A little belated, but finally put down my thoughts about how my training went for this year's marathon and using the Hansons Marathon Method, as well as compare it to my first marathon in 2013. (See similar recap/thoughts on 2013 here.) As I've been telling people when they asked how this year's went, it didn't go as badly as it did before. See also: 2013 race recap. 2015 race recap.
Time goal & pacing
Both years my time goal was around 5:00 to 5:30 (11:26 to 12:35 pace). While it's not exactly a time "goal" when it's your first marathon, you have to have something on which to base your pacing. Both years I started out roughly on track, around 12:00, though that's perhaps a bit aggressive - when you know you're likely to bonk by the end, there's no such thing as banking time by going out faster than goal, as you might be able to do in a shorter race, you're just using up energy and will likely bonk sooner. Both years I started slowing down around the same time, mile 16/17/18, but held it together better and didn't slow down by nearly as much this year. By the end in 2013, I was walking much more than I was running; in 2015 I think I was at most walking a quarter of each mile, and I at least managed a nice fast finish in the last fragment of a mile.
2013: 6:29:07, 14:51 average pace
2015: 5:44:55, 13:10 average pace
I stuck with the same time goal for 2015, not only because of how badly I bonked in 2013, but because it was finally a realistic goal. At the time of the 2013 marathon, my half marathon PR (set during marathon training) (how many times can I use the word marathon in this post about the marathon and marathon training?) was 2:48 - i.e., more than half the time in which I was trying to run the full. I then beat that time at the halfway mark of the marathon. It was utterly delusional to try to pace the marathon for 5:30 or anything less. 6:00 (twice my half PR plus a little) would have been much more reasonable to aim for.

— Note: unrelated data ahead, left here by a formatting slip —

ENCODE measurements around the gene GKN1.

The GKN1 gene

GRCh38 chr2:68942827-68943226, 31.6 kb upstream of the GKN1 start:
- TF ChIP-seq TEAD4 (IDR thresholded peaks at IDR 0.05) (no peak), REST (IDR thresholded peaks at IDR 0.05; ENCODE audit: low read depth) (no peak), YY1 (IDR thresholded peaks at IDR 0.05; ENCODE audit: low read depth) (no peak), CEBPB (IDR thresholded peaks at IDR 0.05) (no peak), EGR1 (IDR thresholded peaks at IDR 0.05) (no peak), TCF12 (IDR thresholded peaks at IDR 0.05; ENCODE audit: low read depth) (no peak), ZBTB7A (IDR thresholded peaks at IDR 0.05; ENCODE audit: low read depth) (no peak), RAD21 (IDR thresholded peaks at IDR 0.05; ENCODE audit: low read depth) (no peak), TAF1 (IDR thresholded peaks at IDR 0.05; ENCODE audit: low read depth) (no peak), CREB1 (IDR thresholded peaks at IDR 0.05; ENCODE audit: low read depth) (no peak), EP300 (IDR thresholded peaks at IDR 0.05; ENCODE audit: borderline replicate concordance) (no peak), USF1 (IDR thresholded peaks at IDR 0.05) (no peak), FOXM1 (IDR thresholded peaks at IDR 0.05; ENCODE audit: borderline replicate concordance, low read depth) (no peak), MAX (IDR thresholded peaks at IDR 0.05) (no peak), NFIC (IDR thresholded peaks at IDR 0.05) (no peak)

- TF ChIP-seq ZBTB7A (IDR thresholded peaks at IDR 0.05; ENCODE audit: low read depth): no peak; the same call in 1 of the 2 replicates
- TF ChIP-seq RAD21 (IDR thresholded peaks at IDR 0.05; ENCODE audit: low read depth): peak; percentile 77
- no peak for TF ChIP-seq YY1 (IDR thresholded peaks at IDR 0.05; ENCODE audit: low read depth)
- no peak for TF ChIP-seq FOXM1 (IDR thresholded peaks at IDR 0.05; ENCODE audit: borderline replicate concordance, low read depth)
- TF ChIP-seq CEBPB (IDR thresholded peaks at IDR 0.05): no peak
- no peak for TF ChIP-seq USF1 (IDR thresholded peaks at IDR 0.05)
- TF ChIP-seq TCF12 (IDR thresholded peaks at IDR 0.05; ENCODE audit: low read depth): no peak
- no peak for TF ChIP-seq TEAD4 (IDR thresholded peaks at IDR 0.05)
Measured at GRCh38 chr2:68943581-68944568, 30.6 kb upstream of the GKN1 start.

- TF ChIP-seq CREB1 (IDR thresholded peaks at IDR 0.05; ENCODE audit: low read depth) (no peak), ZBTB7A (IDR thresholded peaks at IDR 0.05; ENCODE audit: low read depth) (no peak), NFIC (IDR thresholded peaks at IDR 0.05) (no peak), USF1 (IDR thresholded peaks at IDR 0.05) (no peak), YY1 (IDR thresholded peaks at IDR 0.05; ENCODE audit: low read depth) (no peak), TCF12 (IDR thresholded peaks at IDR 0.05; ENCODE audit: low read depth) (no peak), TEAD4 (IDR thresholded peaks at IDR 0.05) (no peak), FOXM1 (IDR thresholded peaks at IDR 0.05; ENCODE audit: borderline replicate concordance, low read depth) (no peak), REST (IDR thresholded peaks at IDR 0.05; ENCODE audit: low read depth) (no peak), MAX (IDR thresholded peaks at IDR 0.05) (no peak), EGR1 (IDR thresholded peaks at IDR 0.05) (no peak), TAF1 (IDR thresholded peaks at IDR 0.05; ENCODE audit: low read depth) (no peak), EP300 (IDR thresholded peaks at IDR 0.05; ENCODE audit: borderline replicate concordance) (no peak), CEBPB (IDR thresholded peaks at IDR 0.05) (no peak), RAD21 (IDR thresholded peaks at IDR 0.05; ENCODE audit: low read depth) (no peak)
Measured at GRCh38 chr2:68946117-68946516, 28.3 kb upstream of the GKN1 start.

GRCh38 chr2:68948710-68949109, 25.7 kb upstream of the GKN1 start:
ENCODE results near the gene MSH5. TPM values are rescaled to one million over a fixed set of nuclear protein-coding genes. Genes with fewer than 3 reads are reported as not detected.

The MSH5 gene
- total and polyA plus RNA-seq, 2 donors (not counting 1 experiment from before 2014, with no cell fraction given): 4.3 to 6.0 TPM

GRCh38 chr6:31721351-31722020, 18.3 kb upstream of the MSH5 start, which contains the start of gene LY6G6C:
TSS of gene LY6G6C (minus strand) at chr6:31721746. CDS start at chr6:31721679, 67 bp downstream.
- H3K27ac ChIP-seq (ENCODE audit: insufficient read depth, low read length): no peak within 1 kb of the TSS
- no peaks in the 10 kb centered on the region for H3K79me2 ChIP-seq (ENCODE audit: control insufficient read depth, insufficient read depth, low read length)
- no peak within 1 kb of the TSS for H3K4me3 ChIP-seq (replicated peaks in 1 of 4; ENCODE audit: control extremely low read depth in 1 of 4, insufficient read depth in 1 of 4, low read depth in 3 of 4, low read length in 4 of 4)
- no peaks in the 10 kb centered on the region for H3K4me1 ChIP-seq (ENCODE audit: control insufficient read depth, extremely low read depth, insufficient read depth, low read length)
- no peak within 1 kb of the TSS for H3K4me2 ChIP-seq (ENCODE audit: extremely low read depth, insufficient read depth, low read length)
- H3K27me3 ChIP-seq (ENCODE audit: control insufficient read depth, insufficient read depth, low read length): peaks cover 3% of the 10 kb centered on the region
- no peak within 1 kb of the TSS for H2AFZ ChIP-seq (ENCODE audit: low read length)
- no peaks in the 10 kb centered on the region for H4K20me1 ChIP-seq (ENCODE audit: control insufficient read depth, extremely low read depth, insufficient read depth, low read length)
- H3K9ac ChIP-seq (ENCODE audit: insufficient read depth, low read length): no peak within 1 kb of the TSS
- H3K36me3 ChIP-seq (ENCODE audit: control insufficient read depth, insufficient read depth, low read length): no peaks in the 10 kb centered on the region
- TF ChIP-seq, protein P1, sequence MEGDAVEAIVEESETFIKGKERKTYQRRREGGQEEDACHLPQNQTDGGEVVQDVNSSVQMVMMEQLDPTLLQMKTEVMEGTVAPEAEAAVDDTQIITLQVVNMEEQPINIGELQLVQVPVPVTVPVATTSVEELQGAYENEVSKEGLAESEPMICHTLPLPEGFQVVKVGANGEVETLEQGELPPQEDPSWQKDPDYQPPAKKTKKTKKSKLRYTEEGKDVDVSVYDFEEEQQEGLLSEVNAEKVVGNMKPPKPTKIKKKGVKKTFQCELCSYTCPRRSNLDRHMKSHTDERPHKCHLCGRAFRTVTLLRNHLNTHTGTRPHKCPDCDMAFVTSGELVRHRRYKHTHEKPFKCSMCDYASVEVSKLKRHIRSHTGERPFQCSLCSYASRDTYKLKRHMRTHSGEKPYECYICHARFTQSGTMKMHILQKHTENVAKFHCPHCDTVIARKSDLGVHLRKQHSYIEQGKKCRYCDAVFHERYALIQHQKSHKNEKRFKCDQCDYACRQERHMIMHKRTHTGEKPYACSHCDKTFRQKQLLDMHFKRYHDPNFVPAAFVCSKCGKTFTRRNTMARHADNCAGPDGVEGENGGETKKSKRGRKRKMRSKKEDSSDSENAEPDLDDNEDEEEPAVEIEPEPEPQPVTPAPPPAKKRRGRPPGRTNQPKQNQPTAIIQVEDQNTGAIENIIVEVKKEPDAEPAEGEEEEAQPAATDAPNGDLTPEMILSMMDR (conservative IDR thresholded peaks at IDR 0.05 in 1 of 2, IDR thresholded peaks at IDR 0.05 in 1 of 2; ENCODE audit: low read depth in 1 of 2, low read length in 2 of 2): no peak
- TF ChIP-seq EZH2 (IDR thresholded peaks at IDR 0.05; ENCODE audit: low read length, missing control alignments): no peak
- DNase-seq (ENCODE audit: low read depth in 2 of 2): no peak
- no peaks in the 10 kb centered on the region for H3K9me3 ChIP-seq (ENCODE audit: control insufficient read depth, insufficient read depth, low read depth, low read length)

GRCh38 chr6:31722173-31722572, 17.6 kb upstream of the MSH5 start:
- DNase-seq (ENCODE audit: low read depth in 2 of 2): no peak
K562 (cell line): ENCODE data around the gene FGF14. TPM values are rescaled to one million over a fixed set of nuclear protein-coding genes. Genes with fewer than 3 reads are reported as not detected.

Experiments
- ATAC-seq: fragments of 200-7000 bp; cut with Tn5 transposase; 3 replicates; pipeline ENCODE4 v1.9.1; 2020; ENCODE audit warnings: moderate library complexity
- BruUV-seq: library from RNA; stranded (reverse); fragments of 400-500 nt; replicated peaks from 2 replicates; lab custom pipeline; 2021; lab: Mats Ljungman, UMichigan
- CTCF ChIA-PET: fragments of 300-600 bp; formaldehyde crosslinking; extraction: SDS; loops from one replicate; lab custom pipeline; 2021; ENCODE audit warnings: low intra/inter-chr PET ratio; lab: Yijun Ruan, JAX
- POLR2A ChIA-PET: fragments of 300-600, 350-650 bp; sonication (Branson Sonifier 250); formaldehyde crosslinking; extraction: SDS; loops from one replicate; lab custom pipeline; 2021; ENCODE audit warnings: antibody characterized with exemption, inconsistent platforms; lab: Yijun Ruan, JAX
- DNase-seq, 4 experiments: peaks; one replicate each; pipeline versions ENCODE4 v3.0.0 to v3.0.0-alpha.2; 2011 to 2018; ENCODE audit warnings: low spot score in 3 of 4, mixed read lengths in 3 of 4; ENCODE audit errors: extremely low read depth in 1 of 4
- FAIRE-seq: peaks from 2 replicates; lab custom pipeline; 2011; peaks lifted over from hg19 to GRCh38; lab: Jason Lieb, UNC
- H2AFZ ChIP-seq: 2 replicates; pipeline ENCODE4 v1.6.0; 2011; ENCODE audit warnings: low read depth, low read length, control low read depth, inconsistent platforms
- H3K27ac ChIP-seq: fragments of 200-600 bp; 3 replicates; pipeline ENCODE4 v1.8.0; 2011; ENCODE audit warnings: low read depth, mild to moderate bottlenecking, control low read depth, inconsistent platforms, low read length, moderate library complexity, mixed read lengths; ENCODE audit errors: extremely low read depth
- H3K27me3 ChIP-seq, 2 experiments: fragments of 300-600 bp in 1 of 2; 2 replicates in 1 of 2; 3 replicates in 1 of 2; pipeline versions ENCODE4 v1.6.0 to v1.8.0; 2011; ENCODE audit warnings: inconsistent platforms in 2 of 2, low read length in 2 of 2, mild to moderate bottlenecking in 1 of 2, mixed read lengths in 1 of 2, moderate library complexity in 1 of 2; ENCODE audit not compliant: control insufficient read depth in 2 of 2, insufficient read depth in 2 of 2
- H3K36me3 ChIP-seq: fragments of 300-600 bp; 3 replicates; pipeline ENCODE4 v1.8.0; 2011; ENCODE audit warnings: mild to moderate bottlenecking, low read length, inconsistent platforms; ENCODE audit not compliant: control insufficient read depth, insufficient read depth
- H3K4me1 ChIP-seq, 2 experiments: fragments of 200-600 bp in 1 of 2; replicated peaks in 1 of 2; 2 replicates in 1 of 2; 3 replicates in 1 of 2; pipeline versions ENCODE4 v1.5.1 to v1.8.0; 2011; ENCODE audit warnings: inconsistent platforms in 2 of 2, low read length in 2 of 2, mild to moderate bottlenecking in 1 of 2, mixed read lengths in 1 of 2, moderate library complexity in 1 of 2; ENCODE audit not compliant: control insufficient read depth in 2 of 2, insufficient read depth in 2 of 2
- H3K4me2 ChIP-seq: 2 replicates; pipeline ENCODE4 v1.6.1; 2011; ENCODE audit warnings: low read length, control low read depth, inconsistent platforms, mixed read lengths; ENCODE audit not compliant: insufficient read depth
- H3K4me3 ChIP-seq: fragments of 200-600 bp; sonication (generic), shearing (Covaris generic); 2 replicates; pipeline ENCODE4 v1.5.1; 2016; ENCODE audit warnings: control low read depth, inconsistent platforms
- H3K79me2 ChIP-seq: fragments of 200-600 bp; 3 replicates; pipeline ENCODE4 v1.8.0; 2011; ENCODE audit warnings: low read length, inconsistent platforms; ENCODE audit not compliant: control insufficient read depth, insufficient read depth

This time around, my half PR (set at the same time of year, in July at the beginning of marathon training) was 2:31. By any calculator, somewhere between 5:15 to 5:30 was exactly what my goal should be, and I think that's reflected in how, even though I still bonked somewhat and took more walking breaks than I wanted to, when I was running I was still running on pace, and I felt waaay better and finished way closer to where I wanted to be. But I'll probably still have the same goal and pacing next time I try!
In 2013 until the start of marathon training, I averaged 11.75 miles per week. In 2015 until the start of marathon training, I averaged 18.79 miles per week. The fact that I did a spring half marathon this year, forcing myself to keep up the mileage during tax season helped greatly, compared to prior years like 2013 when I was pretty lucky to even hit double digits at all in a week.
Before pulling together the data, I was thinking that my 2015 mileage was drastically higher than my 2013 - not truly the case!